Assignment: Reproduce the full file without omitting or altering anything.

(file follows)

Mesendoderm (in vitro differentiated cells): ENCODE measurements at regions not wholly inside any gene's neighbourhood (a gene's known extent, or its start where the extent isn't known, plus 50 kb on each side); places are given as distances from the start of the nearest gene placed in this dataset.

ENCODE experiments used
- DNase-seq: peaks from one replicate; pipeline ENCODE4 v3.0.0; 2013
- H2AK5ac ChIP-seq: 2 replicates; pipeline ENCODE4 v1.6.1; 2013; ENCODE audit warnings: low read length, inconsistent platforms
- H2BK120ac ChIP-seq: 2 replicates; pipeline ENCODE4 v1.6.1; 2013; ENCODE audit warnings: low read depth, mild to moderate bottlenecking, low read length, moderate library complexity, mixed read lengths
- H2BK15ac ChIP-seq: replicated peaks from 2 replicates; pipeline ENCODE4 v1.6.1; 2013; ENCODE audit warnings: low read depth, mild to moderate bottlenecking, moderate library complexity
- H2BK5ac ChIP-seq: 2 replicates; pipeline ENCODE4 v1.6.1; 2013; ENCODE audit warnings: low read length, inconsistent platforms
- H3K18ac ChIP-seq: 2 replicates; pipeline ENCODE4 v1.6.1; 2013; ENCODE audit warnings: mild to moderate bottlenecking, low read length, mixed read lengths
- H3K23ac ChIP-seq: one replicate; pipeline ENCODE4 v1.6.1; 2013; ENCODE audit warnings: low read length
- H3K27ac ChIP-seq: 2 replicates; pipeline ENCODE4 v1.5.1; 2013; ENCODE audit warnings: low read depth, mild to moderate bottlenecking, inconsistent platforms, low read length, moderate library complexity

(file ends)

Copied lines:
Mesendoderm (in vitro differentiated cells): ENCODE measurements at regions not wholly inside any gene's neighbourhood (a gene's known extent, or its start where the extent isn't known, plus 50 kb on each side); places are given as distances from the start of the nearest gene placed in this dataset.

ENCODE experiments used
- DNase-seq: peaks from one replicate; pipeline ENCODE4 v3.0.0; 2013
- H2AK5ac ChIP-seq: 2 replicates; pipeline ENCODE4 v1.6.1; 2013; ENCODE audit warnings: low read length, inconsistent platforms
- H2BK120ac ChIP-seq: 2 replicates; pipeline ENCODE4 v1.6.1; 2013; ENCODE audit warnings: low read depth, mild to moderate bottlenecking, low read length, moderate library complexity, mixed read lengths
- H2BK15ac ChIP-seq: replicated peaks from 2 replicates; pipeline ENCODE4 v1.6.1; 2013; ENCODE audit warnings: low read depth, mild to moderate bottlenecking, moderate library complexity
- H2BK5ac ChIP-seq: 2 replicates; pipeline ENCODE4 v1.6.1; 2013; ENCODE audit warnings: low read length, inconsistent platforms
- H3K18ac ChIP-seq: 2 replicates; pipeline ENCODE4 v1.6.1; 2013; ENCODE audit warnings: mild to moderate bottlenecking, low read length, mixed read lengths
- H3K23ac ChIP-seq: one replicate; pipeline ENCODE4 v1.6.1; 2013; ENCODE audit warnings: low read length
- H3K27ac ChIP-seq: 2 replicates; pipeline ENCODE4 v1.5.1; 2013; ENCODE audit warnings: low read depth, mild to moderate bottlenecking, inconsistent platforms, low read length, moderate library complexity